Why walking away from a job improved this advisor's life
I have taken some wrong turns in my life and career due to an intense, and sometimes impulsive drive to succeed and gain acceptance. Growing up in Alabama, my family was very poor, we lived on food stamps and faced other hardships. As a result I blocked out some of my childhood as a survival tool.
I learned early on that, if I performed well, people would accept me. Sports came naturally and I pushed myself academically. When I started excelling at both I would feel like I was good enough. I set out to get as much of that as I could.
I decided to become a financial advisor after an encounter I had at the bank where I took my first job following business school. A man started crying because I turned him down for a loan that he needed to bury his late wife. In that moment — at age 23 — I knew I wanted to help people plan for their financial future.
I saw some success early on in my career, but my performance issues never went away. They kept fueling my desire to be better. I would accomplish something that seemed significant at first, but that satisfaction would eventually fade away and I would feel less than again. As a result, I developed a need to push myself to levels others can’t.
However, these anxieties were subdued by the feeling I got from adding value to people’s lives. Watching someone go from anxious to relieved after we’ve created a secure financial plan is a total release.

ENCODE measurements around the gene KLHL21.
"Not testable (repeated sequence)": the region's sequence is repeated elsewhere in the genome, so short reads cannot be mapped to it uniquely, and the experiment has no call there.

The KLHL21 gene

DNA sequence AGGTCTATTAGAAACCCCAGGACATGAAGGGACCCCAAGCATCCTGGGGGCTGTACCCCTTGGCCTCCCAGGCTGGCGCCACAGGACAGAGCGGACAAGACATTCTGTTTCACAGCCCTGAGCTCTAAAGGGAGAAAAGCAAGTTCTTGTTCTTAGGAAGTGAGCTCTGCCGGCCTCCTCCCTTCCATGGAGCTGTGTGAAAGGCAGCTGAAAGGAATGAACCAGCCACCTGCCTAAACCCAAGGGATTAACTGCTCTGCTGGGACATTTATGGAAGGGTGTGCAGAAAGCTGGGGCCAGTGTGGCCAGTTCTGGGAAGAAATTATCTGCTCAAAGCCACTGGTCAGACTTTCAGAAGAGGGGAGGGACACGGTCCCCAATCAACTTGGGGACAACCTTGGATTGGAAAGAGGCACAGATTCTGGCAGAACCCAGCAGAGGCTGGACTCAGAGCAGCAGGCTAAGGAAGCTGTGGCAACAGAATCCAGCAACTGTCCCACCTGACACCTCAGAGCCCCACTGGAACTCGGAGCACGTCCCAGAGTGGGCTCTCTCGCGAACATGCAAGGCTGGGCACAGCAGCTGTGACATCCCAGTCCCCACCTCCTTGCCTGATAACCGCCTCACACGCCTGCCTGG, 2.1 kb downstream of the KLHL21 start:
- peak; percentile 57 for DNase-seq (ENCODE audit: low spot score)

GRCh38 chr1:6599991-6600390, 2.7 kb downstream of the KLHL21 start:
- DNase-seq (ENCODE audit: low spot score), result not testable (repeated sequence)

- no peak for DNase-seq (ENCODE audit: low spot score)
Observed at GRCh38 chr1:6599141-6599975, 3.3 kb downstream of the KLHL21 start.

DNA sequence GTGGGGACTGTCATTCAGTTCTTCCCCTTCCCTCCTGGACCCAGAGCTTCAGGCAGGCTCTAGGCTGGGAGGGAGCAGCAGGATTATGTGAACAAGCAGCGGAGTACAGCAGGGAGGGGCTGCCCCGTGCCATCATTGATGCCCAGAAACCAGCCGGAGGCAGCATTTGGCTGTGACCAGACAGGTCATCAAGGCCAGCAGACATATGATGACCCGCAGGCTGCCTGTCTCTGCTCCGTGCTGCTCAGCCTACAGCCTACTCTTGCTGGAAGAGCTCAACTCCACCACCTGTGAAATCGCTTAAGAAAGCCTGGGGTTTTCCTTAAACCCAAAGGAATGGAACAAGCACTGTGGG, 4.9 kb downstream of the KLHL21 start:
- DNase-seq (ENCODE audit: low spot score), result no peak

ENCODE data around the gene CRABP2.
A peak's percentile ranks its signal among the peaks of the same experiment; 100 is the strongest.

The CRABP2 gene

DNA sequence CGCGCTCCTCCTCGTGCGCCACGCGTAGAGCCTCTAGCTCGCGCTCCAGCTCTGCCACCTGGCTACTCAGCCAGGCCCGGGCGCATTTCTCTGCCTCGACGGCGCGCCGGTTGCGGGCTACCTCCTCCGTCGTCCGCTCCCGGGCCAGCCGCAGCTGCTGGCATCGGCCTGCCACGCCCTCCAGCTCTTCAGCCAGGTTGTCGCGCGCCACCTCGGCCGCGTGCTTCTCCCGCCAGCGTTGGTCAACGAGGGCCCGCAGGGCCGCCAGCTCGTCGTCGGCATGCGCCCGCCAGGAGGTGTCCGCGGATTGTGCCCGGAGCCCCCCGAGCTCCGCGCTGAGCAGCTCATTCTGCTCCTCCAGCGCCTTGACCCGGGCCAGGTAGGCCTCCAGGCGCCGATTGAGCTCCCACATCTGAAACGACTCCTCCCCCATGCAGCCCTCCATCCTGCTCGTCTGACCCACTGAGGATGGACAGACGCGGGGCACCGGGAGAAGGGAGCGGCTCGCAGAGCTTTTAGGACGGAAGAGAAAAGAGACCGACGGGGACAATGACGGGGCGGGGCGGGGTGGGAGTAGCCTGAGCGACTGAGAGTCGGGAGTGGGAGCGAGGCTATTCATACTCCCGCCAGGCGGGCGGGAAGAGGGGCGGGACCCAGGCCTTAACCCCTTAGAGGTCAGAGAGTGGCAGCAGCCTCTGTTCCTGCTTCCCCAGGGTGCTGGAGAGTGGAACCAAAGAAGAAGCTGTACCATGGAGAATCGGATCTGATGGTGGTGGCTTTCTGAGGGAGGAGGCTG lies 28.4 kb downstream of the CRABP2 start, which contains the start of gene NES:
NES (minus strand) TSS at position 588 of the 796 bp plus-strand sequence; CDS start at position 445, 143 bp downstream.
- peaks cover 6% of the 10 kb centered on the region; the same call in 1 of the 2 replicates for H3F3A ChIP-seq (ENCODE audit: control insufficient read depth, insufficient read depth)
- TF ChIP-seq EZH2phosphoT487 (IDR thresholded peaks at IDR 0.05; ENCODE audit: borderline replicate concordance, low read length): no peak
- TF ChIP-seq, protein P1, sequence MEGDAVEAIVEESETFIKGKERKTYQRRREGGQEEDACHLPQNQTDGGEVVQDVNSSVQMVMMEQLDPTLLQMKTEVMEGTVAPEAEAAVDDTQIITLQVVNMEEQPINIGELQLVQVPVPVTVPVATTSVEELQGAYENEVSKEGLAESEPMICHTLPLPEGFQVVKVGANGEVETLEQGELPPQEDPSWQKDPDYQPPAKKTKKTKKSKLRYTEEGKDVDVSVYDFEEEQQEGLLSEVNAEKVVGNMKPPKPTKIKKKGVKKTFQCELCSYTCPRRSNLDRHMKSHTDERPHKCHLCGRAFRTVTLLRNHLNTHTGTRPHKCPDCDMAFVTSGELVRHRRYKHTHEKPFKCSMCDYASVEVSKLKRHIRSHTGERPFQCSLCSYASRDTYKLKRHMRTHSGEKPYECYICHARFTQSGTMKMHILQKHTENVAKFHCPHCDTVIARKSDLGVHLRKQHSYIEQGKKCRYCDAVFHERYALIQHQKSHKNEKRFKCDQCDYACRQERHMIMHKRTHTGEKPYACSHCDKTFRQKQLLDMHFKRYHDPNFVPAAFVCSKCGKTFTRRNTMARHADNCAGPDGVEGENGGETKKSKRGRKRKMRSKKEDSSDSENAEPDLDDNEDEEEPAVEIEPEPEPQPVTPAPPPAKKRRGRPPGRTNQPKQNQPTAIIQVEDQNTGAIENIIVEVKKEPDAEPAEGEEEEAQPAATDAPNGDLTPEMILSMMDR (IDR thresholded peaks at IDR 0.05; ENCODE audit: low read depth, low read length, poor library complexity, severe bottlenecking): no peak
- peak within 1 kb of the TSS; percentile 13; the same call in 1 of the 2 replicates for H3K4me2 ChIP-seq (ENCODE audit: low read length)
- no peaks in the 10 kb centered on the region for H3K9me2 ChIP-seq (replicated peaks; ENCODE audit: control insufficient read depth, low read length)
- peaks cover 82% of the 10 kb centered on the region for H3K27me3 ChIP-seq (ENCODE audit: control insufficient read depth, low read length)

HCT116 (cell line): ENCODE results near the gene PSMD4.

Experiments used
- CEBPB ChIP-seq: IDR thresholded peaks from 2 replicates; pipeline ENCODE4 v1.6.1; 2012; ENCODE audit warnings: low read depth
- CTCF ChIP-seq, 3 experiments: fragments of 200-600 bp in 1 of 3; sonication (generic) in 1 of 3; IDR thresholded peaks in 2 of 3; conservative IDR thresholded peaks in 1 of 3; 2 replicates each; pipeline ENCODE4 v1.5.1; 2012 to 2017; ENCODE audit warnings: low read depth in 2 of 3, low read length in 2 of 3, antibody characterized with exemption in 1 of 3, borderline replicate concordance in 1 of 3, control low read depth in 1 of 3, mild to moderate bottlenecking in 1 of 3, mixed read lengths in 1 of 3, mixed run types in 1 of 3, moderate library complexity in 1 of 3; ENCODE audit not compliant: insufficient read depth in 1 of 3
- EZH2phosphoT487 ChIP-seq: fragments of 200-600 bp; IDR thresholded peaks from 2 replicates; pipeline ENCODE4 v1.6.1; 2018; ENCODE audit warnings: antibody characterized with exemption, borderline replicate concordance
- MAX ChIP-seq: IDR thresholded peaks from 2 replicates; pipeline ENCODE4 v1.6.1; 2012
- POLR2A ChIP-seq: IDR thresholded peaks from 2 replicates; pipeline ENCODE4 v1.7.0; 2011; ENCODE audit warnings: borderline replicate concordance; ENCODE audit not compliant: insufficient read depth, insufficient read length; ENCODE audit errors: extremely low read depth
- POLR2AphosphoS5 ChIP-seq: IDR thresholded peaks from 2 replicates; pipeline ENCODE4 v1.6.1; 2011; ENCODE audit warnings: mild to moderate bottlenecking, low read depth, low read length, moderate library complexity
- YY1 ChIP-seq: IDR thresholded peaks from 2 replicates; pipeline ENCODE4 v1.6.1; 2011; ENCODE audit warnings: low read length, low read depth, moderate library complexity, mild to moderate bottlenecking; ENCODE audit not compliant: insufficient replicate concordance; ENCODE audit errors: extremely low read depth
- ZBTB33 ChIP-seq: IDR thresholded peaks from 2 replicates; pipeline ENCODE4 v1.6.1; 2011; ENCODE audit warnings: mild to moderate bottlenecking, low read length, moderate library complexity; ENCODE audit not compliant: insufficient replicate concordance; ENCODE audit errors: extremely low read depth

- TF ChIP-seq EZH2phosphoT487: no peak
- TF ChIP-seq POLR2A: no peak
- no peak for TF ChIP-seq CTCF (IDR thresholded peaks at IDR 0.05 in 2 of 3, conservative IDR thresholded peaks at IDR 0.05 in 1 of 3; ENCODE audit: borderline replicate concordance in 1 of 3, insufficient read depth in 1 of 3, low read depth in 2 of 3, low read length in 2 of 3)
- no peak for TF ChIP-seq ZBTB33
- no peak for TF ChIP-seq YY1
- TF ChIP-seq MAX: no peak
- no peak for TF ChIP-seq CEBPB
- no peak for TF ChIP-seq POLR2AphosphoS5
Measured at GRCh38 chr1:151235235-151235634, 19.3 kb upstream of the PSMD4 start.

But, this still wasn’t enough for me. My drive to chase greater challenges led me to make a monumental decision in my career that created a paradigm shift in my life.
I jumped on an opportunity to move solely into management. I’ve had a few production management roles in my career, but I’ve always had a connection with clients. But as I’m never satisfied, I took the new position despite consultations with mentors and friends, all of whom told me that my gift is my ability to care for people.
I left a low stress advisory practice in Alabama where I was one of the top three advisors at the firm. I uprooted my wife — she was about eight years away from being vested in her state pension — took a 60% pay cut for more responsibility and headed to Arizona.
My new task was to change the culture of a district that had not performed well for a number of years. The position was much more operational and compliance driven than I expected. I struggled almost immediately. I would go home at night and question if I added value to anyone’s life that day. The answer was usually no.
I lost that ability when I couldn’t sit down with real people, with real needs and help them get on the right path financially.
I kept thinking my feelings toward the position would change, but my self-worth wasn’t improving. The job began to impact my health and I spent too much energy giving this role a chance. I walked away after nine months.
It’s a very scary and uncomfortable place to be in midcareer. I eventually found an opportunity in Arizona with the Boston-based boutique wealth management firm Moors & Cabot.
Now I have a position that allows me to add value to the organization, other advisors, and my clients every day. I feel blessed and grateful for the ways things have worked out because of the valuable lessons this experience provided.
I’ve found that some of the unfortunate challenges I’ve inflicted on myself aren’t my identity. By picking myself up, I have an opportunity to be an even better, more empathetic advisor, leader, mentor, and overall person.